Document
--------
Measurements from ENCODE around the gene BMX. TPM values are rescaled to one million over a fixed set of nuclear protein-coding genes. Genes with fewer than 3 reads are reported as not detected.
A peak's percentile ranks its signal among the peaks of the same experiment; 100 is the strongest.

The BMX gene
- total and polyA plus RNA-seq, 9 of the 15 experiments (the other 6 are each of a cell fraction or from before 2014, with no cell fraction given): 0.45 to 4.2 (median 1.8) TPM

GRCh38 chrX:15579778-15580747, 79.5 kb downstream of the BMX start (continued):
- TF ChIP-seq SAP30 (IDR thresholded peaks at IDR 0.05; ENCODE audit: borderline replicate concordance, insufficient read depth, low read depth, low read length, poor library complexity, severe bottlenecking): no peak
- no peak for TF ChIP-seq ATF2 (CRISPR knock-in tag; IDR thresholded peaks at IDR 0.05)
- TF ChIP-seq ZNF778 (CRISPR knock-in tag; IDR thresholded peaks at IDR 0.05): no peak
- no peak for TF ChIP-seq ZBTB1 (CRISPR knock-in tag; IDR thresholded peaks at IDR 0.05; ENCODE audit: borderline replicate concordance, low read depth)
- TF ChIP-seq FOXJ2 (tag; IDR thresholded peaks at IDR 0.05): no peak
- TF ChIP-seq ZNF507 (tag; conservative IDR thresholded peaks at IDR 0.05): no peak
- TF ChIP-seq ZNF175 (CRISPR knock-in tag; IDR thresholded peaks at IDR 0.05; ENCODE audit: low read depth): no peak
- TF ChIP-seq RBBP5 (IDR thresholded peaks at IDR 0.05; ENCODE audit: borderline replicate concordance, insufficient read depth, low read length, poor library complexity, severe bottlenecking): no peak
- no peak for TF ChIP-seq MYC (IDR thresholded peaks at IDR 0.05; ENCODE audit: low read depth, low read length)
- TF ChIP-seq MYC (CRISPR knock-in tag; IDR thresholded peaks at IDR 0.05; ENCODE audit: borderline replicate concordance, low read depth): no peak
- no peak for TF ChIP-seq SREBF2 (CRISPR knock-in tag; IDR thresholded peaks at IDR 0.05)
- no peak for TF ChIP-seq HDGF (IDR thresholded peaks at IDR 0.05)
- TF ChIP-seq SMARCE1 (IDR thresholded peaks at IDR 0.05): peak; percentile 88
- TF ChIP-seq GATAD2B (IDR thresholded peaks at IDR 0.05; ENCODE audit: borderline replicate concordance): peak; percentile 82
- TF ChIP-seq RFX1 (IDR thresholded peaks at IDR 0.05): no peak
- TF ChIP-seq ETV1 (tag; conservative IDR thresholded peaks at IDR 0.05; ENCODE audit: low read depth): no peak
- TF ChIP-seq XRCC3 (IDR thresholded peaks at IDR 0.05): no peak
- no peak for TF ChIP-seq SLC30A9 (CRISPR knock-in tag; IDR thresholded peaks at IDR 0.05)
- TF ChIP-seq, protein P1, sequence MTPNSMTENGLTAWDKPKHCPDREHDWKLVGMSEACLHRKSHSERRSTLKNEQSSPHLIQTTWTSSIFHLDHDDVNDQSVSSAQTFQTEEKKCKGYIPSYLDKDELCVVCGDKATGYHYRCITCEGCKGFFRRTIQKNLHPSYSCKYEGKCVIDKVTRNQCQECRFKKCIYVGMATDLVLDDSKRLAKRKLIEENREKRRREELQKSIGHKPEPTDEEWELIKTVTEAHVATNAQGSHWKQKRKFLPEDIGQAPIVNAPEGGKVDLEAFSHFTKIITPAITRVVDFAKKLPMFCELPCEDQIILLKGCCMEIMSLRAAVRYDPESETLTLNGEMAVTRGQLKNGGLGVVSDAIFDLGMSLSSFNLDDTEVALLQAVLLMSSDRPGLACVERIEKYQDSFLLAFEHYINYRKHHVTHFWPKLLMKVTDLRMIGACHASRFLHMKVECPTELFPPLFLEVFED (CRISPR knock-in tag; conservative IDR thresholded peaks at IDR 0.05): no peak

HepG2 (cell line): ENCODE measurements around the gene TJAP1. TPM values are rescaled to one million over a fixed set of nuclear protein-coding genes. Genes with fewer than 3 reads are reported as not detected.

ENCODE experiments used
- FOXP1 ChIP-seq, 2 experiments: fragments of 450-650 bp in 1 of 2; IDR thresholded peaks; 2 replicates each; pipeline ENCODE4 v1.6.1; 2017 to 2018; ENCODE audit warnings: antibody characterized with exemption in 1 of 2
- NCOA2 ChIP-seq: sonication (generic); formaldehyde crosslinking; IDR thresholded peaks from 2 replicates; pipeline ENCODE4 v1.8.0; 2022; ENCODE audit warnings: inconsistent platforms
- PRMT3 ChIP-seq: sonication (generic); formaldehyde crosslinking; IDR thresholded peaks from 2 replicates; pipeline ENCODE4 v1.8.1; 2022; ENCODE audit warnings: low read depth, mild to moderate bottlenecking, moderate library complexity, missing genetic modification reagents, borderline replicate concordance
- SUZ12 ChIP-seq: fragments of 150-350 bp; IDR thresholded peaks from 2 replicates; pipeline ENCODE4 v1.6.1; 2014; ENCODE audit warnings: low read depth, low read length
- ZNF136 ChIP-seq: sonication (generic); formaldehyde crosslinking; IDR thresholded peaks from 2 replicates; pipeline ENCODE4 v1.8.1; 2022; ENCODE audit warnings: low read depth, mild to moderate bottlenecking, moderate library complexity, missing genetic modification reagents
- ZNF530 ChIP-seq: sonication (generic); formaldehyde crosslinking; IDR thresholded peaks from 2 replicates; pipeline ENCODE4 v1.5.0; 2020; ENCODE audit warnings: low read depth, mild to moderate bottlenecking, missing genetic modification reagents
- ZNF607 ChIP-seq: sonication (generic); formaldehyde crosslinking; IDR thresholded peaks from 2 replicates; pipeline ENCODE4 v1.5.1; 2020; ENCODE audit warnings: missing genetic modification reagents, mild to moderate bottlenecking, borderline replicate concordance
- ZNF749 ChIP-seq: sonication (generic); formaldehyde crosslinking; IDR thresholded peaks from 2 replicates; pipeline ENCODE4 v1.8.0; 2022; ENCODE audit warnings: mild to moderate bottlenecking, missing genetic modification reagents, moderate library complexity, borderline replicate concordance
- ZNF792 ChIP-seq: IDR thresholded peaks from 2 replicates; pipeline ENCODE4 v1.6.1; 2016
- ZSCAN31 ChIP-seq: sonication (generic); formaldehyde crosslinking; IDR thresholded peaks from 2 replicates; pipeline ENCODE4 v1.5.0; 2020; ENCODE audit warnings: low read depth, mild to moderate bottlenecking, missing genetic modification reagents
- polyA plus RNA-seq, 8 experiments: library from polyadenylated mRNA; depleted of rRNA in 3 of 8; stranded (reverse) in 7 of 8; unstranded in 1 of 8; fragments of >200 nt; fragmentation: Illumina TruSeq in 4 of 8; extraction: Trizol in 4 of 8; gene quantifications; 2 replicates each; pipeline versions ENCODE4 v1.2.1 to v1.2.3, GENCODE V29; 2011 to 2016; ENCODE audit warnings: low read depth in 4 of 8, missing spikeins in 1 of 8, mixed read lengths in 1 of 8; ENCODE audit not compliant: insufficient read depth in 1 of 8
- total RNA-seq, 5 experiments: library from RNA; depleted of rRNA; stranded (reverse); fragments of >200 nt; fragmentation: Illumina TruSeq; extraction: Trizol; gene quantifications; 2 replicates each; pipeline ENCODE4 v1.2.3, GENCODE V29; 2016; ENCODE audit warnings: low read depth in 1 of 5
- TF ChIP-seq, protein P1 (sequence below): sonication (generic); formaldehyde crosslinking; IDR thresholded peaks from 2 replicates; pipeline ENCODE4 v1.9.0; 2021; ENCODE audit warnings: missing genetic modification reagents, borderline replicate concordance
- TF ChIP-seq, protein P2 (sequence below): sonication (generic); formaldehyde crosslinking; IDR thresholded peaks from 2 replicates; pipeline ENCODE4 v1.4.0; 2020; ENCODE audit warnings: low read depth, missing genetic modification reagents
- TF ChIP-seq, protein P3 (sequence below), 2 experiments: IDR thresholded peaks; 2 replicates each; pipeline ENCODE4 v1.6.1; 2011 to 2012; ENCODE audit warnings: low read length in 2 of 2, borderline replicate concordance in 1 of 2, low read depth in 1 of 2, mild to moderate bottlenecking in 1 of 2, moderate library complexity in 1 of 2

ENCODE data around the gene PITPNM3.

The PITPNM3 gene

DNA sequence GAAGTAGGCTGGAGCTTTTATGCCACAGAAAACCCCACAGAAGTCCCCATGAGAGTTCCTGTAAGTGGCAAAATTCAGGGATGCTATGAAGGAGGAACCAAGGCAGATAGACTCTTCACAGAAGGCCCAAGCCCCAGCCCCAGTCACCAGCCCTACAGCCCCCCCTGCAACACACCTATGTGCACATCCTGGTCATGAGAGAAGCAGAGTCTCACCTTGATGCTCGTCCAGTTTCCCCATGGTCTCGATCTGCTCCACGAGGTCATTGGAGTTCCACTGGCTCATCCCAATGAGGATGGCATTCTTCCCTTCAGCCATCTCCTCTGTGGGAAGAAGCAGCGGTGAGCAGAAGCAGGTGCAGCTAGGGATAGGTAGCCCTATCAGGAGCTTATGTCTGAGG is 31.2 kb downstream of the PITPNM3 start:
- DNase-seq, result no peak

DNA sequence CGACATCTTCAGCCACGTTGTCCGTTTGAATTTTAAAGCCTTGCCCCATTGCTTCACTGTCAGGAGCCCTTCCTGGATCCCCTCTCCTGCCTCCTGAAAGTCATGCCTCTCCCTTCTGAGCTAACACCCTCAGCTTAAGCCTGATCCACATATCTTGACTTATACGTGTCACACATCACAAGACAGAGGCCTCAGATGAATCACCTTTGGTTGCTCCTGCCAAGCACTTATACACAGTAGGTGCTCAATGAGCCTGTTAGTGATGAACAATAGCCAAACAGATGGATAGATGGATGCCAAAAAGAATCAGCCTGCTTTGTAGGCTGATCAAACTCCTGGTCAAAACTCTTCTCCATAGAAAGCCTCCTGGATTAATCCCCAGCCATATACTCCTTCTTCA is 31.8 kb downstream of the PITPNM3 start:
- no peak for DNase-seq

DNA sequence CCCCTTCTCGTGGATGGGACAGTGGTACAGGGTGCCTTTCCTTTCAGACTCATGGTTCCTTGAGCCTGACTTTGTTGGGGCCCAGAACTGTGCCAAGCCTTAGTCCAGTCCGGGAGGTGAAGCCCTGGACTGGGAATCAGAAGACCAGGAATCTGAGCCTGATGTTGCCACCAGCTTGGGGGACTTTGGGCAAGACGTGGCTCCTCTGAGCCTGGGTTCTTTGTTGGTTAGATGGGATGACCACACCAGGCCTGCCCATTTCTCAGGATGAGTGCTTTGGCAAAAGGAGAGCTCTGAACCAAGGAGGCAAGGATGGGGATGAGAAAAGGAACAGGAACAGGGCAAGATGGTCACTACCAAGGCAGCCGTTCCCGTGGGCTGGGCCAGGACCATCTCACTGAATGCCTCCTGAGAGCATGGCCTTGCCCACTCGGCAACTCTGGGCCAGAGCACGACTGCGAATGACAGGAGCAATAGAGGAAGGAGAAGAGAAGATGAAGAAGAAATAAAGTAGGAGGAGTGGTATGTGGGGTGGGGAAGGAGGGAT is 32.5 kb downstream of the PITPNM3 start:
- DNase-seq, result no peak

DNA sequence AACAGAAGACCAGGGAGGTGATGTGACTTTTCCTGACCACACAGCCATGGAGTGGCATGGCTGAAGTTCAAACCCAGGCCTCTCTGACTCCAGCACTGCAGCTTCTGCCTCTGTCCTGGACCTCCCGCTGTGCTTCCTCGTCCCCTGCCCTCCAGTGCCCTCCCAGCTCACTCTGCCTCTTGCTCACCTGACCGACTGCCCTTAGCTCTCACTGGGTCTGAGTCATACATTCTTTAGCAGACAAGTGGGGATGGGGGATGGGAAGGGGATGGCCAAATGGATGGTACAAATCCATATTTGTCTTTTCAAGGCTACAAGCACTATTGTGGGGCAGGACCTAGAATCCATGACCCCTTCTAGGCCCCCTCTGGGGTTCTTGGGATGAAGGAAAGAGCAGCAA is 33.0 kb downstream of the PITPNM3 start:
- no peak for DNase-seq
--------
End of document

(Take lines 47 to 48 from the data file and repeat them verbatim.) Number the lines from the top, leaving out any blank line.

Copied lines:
- no peak for DNase-seq

DNA sequence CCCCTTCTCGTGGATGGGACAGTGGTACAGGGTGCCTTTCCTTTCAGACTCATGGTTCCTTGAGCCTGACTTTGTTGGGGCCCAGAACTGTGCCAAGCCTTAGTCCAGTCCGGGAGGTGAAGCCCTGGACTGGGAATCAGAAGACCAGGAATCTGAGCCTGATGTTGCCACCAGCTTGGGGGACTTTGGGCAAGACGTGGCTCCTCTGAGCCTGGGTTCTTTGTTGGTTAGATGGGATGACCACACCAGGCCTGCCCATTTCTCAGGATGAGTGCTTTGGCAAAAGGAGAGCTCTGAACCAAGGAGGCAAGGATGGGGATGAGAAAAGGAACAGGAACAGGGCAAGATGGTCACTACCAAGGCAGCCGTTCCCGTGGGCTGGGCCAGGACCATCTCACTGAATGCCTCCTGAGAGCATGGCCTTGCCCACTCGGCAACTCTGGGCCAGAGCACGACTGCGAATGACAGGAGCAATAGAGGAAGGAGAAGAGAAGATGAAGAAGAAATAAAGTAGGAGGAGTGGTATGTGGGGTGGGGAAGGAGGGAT is 32.5 kb downstream of the PITPNM3 start: